The Thin Red Line [eng]
1998- Fox 2000/ Phoenix Pictures- 170 min
Cast: Sean Penn, Adrien Brody, Jim Caviezel, Ben Chaplin, Nick Nolte, Elias Koteas, Jared Leto, Dash Mihok, John Travolta, George Clooney, Woody Harrelson, John Cusack
Director: Terrence Malick
Rating: R (war violence and language)
A crocodile submerging itself in algae covered water. A bird in its death throes, dying alongside humans. Dogs feasting on dead human carcasses. Bodies dropping in the wind-bent grass. Anyone who sees The Thin Red Line knows that Terrence Malick is a poet of images. The Thin Red Line is a great visual poem. And like many poems, many people will not “get” it.
Many wondered what the significance of the crocodile part was. The film questions whether or not nature contends with itself. The crocodile is a big killer. In the end, the soldiers have become more dangerous than the crocodiles. He asks at that point if “dog-eat-dog” is naturally built into our programming. In a sense, the film isn’t even about war, but about the necessity of man to kill man.
Being quite the visual poet, Malick also has a great talent with his actors. He knows how to direct them to subtle, moving performances. Each character, Witt, Colonel Tall, Welsh, Bell, Staros, Keck, Whyte, Fife, Doll, and others are all fearful. They are all brave men. They are all scared. These are all strong presence’s but for me the key performance and key character is that of Witt.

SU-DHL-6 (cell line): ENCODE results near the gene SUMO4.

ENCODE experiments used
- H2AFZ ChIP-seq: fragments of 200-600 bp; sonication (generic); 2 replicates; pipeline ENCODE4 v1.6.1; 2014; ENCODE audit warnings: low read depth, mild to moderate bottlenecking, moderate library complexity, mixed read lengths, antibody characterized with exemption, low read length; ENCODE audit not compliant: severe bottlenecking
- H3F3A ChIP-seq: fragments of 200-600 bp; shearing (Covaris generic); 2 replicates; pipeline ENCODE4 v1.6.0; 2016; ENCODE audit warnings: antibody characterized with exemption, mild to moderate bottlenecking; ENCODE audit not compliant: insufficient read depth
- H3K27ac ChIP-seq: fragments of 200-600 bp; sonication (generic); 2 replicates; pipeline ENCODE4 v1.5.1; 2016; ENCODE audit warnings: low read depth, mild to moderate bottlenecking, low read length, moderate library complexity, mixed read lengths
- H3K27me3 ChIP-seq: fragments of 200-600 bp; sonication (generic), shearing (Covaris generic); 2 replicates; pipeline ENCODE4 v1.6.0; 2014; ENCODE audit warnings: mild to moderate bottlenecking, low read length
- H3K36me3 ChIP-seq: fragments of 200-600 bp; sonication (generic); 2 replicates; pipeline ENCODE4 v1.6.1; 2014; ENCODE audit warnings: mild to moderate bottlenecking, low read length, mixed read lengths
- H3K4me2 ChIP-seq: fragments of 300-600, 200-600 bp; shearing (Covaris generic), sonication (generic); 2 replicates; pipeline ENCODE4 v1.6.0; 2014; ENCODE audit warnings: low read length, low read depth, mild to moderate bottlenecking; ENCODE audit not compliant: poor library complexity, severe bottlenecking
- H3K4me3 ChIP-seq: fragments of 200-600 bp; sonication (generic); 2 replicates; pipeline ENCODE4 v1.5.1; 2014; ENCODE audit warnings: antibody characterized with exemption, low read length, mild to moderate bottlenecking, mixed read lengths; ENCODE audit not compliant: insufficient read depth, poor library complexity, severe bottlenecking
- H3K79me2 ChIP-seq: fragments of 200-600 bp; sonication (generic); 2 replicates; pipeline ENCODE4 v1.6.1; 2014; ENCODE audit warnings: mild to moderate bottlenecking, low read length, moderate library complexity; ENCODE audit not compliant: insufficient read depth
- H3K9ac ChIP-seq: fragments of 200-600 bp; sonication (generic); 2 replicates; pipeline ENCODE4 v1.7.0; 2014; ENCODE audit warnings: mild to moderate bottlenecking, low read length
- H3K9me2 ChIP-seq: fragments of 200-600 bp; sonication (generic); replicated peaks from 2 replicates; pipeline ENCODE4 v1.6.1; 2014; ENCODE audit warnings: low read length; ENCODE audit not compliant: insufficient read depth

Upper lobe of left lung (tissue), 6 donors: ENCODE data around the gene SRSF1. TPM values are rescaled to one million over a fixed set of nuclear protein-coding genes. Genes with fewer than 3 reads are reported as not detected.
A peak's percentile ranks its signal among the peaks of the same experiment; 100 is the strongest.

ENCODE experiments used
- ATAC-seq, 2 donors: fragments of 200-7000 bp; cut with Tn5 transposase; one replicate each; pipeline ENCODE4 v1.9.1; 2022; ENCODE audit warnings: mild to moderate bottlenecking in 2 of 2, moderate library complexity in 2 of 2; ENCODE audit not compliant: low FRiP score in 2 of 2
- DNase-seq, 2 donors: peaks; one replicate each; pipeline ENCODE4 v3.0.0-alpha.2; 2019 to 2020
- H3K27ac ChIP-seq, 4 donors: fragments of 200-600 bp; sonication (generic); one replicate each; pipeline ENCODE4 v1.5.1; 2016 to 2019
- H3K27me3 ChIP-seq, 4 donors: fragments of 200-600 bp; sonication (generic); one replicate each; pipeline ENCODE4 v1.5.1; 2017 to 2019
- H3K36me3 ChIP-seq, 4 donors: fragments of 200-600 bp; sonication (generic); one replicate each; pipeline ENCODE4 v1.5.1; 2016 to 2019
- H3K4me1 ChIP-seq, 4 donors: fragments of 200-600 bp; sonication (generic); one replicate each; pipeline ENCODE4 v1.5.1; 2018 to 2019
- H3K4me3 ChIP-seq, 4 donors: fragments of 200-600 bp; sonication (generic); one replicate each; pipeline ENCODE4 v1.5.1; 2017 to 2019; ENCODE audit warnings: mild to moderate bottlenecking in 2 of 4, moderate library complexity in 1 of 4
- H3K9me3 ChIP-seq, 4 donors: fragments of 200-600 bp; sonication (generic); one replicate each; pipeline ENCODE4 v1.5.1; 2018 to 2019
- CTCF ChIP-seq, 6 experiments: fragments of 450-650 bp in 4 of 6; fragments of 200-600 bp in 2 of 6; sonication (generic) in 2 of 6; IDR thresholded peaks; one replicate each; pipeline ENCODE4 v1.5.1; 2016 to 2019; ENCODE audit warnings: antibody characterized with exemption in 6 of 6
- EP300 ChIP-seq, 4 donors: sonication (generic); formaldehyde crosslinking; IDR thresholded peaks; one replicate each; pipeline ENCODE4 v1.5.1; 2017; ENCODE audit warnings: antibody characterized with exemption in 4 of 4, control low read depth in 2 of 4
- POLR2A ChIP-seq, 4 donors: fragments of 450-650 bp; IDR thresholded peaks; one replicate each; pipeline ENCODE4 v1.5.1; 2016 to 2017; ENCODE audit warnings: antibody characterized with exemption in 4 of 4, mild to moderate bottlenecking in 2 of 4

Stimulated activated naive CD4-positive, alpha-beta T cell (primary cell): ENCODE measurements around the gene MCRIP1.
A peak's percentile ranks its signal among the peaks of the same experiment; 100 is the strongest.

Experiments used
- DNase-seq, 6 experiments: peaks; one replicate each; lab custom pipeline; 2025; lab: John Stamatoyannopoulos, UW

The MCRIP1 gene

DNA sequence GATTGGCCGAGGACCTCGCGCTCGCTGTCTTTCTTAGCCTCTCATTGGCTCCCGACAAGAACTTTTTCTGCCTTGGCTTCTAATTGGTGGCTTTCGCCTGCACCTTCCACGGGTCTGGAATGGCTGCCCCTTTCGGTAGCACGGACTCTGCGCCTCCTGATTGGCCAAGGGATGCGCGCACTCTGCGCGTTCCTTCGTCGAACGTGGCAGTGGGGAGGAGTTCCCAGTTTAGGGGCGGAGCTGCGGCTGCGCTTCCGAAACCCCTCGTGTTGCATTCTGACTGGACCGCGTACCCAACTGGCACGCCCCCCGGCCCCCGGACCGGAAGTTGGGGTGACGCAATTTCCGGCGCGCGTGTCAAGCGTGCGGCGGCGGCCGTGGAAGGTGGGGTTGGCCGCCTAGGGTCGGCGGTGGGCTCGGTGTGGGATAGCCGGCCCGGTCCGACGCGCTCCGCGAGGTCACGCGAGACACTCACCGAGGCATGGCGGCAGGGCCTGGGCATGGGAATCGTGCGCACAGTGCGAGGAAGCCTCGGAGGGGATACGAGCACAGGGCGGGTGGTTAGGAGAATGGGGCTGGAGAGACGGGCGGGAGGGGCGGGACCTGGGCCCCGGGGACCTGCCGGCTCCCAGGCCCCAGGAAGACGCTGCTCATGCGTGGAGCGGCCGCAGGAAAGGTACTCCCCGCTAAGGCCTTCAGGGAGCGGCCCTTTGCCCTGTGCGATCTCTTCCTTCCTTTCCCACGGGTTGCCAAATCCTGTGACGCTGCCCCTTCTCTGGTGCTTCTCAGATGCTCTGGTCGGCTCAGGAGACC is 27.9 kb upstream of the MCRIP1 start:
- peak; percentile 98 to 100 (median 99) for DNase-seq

Jim Caviezel gives a great performance as Witt, a soldier who has gone AWOL and has been living with the natives on the island of Guadalcanal. His character is constantly questioning why the calm, peaceful lives of the natives must be questioned. Caviezel joins Mary Kay Place on my short list of actors who can actually do a southern accent effectively. He doesn’t drawl it out like most actors, but just makes it sound natural, as it should sound. He creates a great character who doesn’t fit into any of the usual clichéd war movie stereotypes, but a great, three-dimensional character in a performance that should be remembered at Oscar time.
Also memorable is Nick Nolte as Colonel Tall. Being described in the screenplay as “stupid, ambitious, desperate to succeed before his superiors and fearful the battalion will be pulled back off of the line before he can”. This is why he ordered the frontal assault on the enemy position. Barbara Streisand said she hired Nolte for The Prince of Tides because you could see the pain behind the eyes. Here you can see the pain behind the eyes, and the ambition of a man, any man, wanting to succeed. This is not your ordinary, mean, no nonsense portrayal of a one-dimensional leader, but a man, who like all others struggles for dignity and a small measure of pride.